Curiosity may have killed the cat…
…but it’s a vital ingredient in powerful leadership. The willingness to truly examine our impact on others, to understand how the engrained patterns of behaviours and the comfortable groove we inhabit help or hinder our leadership quality. That sort of curiosity is most definitely of value.
To be fully in our power we need to be willing to explore the nuances of our behaviours and bit by bit, piece by piece, work on refining the rough edges that most certainly show up under stress and pressure, if not at other times.
It’s fine to show your frustration but not in a way that demolishes others and you in the process. Or to express anger or disappointment – but from a place of objective, calm, controlled reflection. Unfettered unleashing of our emotions on others is not only un-leaderly it is inhuman. Taking the time to notice and understand the triggers and put strategies in place to overcome those triggers is extremely empowering.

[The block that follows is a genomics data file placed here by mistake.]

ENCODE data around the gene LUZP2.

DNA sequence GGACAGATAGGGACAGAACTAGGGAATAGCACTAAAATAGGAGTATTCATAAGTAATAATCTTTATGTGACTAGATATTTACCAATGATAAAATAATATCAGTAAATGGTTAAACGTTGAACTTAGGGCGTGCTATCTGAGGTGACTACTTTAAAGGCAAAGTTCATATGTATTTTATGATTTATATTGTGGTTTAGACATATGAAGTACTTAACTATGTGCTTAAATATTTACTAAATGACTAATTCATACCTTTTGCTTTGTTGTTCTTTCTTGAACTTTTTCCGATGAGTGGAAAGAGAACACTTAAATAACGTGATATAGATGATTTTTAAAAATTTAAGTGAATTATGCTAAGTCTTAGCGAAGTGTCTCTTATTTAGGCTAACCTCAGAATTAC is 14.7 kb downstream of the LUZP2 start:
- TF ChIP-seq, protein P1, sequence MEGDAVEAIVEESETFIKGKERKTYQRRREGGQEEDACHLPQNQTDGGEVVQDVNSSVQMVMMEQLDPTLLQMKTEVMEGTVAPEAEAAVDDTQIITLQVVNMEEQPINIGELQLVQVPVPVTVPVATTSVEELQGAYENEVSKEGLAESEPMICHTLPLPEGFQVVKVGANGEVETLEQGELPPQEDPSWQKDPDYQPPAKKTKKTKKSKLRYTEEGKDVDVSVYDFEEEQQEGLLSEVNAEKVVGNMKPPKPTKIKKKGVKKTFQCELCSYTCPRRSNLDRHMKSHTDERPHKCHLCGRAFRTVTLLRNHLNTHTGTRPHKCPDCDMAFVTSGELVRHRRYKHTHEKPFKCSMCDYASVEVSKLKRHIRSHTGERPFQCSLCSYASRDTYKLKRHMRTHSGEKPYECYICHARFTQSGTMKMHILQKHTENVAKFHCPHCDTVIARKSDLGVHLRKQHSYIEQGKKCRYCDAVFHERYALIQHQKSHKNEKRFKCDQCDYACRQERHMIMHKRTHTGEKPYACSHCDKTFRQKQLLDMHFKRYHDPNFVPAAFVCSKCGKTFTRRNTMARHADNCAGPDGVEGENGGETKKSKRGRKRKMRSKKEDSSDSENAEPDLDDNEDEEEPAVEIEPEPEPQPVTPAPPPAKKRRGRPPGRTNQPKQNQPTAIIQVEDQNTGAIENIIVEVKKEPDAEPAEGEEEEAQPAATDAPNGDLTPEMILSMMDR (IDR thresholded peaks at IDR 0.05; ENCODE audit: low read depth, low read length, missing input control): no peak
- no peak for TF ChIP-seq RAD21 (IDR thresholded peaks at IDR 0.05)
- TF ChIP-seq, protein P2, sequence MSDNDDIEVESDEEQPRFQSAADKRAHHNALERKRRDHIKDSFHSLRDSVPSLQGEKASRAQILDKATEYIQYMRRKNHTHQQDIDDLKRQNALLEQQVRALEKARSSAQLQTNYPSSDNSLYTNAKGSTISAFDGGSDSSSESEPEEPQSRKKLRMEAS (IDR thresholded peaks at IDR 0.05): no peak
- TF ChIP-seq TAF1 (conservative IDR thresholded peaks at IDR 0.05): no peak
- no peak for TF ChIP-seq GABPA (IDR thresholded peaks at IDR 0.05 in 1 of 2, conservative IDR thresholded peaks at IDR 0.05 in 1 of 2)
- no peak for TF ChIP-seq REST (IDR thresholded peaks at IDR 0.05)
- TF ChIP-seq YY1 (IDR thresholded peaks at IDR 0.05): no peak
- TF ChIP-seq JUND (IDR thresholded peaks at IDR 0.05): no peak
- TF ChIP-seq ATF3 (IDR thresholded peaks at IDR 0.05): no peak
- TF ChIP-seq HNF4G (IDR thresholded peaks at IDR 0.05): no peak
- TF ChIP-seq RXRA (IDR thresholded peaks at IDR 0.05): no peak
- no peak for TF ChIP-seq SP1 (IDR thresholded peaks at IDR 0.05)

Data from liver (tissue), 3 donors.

Carl Jung talks about this sort of thing as ‘being in the grip’. And that’s what it can feel like for many as the strong emotions take hold and leave a sense of a loss of control or guilt at the damage caused when the stress takes over and pushes emotional buttons in what can feel like a random or sudden onslaught within.
Why is this relevant now? Well most executives I know are under extreme pressure and even stress and in many cases they report feeling, and often expressing, emotions that are both strong and unhelpful. Unless there is a commitment to exploring the factors that are causing the loss of inner power and strategies put in place to address them we will be a lot poorer in the collective leadership we bring to the world. Access your curiosity; get to know yourself even better and smooth off the rough edges as you claim your next level of inner power.